EyeTools Question of the Day #358
I’m an eye care specialist and own my own practices. I employ other eye specialists. A few of them are very reluctant to recommend anti-reflection coatings, photochromic lenses and thinner and lighter lenses. When I look at the clinical records I think there is clinical justification for many of the patients to be recommended these lens features. What should I do?
I read a very interesting article on personality and eye care specialists recently. You can find it here if you want to read the entire article
My interpretation of the article is that many optometrists have personality types known for being warm-hearted, responsible, and reserved, highly agreeable in nature and low in positive emotions, as well as by traits such as sociable, lively, and active. Often portrayed as being kind in excess and conflict averse.
Stress begins to develop when a system attempts to be in two places at the same time. Eye care specialists’ personality becomes stressed when working with patients some of whom can afford advanced lens features and other patients can’t. Some eye care specialists might not recommend advanced lens features to any patients if some of them are perceived not to be able to afford these features.
Some eye care specialists might not recommend advanced lens features for fear of conflict if patients do not perceive any visual or cosmetic benefit from those lens features. Some eye care specialists become uncomfortable or even guilty at the idea of selling and caring at the same time.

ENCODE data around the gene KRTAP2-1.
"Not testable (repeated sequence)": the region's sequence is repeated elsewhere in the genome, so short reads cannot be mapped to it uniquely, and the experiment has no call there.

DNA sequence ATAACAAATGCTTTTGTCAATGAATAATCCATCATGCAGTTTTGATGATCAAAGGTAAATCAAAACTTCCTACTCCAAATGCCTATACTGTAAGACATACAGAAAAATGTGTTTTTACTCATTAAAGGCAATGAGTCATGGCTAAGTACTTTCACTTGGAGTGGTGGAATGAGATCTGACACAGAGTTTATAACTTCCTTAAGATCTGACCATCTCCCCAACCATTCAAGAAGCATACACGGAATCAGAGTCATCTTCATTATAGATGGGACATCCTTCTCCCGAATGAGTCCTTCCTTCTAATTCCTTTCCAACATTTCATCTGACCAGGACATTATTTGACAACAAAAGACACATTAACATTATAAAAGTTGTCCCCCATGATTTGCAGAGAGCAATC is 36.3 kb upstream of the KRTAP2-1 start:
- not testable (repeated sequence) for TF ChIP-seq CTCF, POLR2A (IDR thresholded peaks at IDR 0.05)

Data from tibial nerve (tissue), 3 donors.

some eye care specialists overcome this discomfort or guilt by explaining the advanced lens features and leaving it to the patient to decide which ones if any to have.
Giving patients options moves the practitioner away from being accountable, selecting a finite treatment, and standing behind it. There is a false assumption that patients understand and are able to make clinical decisions as well as eye care specialists do. Patients left to choose themselves may lose trust in their eye care specialist. .
Not recommending advanced lens features damages the relationship with the patient and also the long-term prosperity and sustainability of the practice. Here are some recommendations to help reduce the imbalance between selling and caring. Focus less on patients’ expectations of your recommendation. Focus on objective decision making based on clinical experience, knowledge and your readings. Be prescriptive and make you recommendations clearly and confidently.
You have cataract and macular degeneration. People with those conditions see better with an anti-reflection coating and when outside with lenses that get darker in the sun. They will stop glare, improve your vision, make your eyes more comfortable, and protect your retina by slowing down further deterioration.’ Eye care practitioners can be further helped by being provided with short (one page) summaries of why anti-reflection coatings and photochromic lenses can help visual function leaning into any research evidence that is available..
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